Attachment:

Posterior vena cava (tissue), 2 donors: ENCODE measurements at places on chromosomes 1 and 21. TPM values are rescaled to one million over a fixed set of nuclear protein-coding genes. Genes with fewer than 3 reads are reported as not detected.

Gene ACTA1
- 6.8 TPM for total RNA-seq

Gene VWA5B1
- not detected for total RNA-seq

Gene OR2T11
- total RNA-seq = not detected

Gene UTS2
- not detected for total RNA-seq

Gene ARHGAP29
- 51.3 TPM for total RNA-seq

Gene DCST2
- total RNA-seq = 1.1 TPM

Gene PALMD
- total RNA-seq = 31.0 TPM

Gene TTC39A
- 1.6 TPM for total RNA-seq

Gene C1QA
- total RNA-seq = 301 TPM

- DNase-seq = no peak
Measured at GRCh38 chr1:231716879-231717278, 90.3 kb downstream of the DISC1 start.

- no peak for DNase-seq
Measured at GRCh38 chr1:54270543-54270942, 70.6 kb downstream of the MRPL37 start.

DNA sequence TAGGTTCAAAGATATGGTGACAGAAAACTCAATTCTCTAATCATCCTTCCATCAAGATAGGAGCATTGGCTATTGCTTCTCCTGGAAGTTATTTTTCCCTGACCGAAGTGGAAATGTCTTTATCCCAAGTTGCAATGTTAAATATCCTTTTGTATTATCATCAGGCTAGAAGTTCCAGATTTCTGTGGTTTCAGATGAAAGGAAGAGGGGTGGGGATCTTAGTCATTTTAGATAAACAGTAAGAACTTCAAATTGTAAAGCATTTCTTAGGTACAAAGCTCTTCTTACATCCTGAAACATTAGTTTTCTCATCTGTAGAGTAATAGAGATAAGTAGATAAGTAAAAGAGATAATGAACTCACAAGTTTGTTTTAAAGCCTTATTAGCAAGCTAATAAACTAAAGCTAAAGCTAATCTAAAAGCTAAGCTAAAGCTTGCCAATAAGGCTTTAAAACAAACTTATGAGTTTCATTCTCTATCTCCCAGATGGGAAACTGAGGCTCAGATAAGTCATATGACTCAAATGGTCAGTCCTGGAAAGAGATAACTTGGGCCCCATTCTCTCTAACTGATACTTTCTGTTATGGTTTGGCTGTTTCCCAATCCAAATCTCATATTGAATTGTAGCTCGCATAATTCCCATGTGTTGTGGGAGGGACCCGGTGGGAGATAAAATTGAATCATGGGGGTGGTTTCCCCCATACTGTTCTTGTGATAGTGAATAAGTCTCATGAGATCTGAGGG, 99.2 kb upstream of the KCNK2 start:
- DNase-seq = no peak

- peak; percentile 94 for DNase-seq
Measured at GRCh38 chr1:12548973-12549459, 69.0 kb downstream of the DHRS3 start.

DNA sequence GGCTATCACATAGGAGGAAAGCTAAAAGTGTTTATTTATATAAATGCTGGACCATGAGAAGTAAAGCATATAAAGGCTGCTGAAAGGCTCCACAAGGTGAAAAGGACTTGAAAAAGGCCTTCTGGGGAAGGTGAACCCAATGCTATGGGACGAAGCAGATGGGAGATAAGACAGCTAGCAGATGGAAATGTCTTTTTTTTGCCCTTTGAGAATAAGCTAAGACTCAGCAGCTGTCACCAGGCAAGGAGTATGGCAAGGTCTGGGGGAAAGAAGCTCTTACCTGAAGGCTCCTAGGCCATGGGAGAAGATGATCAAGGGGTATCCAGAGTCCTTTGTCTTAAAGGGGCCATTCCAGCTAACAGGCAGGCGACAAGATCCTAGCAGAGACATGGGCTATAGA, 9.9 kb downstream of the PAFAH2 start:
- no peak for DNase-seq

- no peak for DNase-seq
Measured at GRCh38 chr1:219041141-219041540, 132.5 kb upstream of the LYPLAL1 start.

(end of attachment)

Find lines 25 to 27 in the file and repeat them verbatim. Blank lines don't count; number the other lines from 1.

- DNase-seq = no peak

- peak; percentile 94 for DNase-seq
Measured at GRCh38 chr1:12548973-12549459, 69.0 kb downstream of the DHRS3 start.